Alice has long steered clear of her grandmother’s cultish fans. But now she has no choice but to ally with classmate Ellery Finch, a Hinterland superfan who may have his own reasons for wanting to help her. To retrieve her mother, Alice must venture first to the Hazel Wood, then into the world where her grandmother's tales began―and where she might find out how her own story went so wrong.
I was lucky enough to be offered a free copy of this book for review from NetGalley.
I accepted for two reasons:
1. I liked the synopsis. A dark, twisty fairytale with similarities to Alice in Wonderland sounded like something I could get behind.
2. I'd heard so much hype about this book that I wanted to see for myself whether it was all hype or if there was actually something there.
It took me a little while to finish this book. After making a start I became a little sceptical. I didn't find Alice a particularly relatable character, she's rude, a bit obnoxious (and whilst that's fine with some characters, especially a loveable villain), I had some trouble connecting with Alice to begin with. I also found the start a little confusing/slow and was tempted at one point to lay it aside.
However, I persevered and I'm glad that I did. As the story unfolds it becomes clearer why Alice is the way she is, that she literally has no idea about who she is, spending her entire life shrouded in mystery and running from something she doesn't understand.
I think perhaps the book could have been shorter as some of Alice's journey seemed a little long-winded and repetitive (i.e. multiple unconscious spells) and I wasn't a huge fan of (I want to say 'her friend' but I'm still not sure about their relationship) Ellery Finch who again, I didn't really like/connect with/understand.
What I did really like were the twists and turns that the story takes, the new information and surprises that are revealed to both Alice and the reader along the way. I enjoyed the whimsical, dark characters of the Hinterland and the idea of the Hinterland itself, with its refugees, the Spinner and the Stories. I would have loved for more of this book to take place inside the Hinterland, where we could have explored that world for much longer.
The imagery inside the Hinterland, the Halfway Wood and the Hazel Wood is really quite beautiful.
Overall, I enjoyed the main essence of the story and did find myself liking Alice more as the story progressed and her Story unfolded.
I think readers who particularly enjoy dark fairy tales (especially fans of Alice in Wonderland) would enjoy this new take on the story. I'm also interested to see what comes next from this author, I think there's a lot more left to offer.
Rating: 5 STARS!
How I got this book: ARC from Hodder & Stoughton via NetGalley
"It's time to find the beauty in the beast."
A sumptuously magical, brand new take on a tale as old as time—read the Beast's side of the story at long last.
I am neither monster nor man—yet I am both.
I am the Beast.
The day I was cursed to this wretched existence was the day I was saved—although it did not feel so at the time.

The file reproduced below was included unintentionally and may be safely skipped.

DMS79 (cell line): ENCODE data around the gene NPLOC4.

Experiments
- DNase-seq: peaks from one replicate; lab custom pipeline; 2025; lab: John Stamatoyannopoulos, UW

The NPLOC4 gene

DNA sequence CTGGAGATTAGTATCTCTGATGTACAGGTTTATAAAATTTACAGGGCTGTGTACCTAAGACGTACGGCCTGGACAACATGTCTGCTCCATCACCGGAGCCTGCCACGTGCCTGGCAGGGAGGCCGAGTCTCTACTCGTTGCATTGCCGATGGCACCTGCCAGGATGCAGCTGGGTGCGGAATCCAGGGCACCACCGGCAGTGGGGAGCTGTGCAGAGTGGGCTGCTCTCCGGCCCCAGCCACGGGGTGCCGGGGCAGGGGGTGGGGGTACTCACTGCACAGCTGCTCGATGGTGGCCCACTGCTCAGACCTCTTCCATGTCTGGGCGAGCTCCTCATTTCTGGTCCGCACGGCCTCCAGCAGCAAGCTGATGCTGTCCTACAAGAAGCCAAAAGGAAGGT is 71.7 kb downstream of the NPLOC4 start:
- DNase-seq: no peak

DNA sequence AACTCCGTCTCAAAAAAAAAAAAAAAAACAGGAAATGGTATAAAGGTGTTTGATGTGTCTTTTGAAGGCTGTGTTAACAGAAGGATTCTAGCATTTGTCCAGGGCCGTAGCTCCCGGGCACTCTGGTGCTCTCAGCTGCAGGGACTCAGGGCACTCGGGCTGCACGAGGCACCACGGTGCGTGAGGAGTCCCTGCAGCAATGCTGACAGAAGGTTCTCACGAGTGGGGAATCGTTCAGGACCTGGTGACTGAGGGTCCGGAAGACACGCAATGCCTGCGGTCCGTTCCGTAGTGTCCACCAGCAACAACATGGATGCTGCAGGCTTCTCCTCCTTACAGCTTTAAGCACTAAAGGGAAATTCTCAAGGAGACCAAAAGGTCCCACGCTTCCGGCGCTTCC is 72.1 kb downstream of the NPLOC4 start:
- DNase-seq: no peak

My redemption sprung from contemptible roots; I am not proud of what I did the day her father happened upon my crumbling, isolated chateau. But if loneliness breeds desperation then I was desperate indeed, and I did what I felt I must. My shameful behaviour was unjustly rewarded.
My Isabeau. She opened my eyes, my mind and my heart; she taught me how to be human again.
And now I might lose her forever.
Lose yourself in this gorgeously rich and magical retelling of The Beauty and the Beast that finally lays bare the beast's heart.
Where has this book been all my life?
As with a lot of fellow readers and romance lovers, Beauty and the Beast is one of my all-time favourite fairy-tales and so the prospect of reading a re-telling of the story from the Beast's perspective was too good an opportunity to miss.
What's strange is that reading this book didn't feel like reading just another re-telling of Beauty and the Beast. It's a story that is entirely it's own and in certain aspects, extremely different than the original story.
The author writes beautifully, painting an enchanted world that springs to life from the pages. I adore the backstory, it's fantastically detailed and complex: the Fairy's motive, the Beast's life in the forest, the mirror, the house and it's servants, the garden, his gifts to Isabeau's family - it all works so well to create a compelling, driving story that I was unable to put down.
The Beast is captivating. His inner struggles and turmoil, which run so much deeper than appearances alone, alongside his longing for company and human interaction, made the story all the more compelling. The love in this story is powerful, life-changing and realistic in its growth (it's not insta-love, but love and affection that grow over time from friendship.)
In addition to plenty of backstory and a side to the beast that we've never before seen, it was also interesting to be presented with Isabeau's family, and these three other characters who add so much to the story through their own growth, tragedy and love.
Whilst reading, I couldn't help but draw comparisons to the original story, mostly in that this story offered more mature, emotionally complex, insightful details than the Disney version we're all familiar with. I also often found myself thinking of Pride and Prejudice, comparing Elizabeth and Isabeau due to their similarities in outspokenness and unwillingness to admit to their feelings. It probably comes as no surprise that the Beast's portrait and his obsession and despair brought to mind Dorian Gray.
Overall, I fell in love with this story and the unique viewpoint it offered through the eyes of the beast. It's 5 stars from me and I will definitely be re-reading this book!
It's the story I never knew I needed. It made my heart quicken, my eyes tear and my imagination run wild.
Disclosure: I fell in love with the Beast so many times reading this that I may need therapy.
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Book addict, film mad, music lover, business owner, aspiring writer and mum (not necessarily in that order), living in the UK.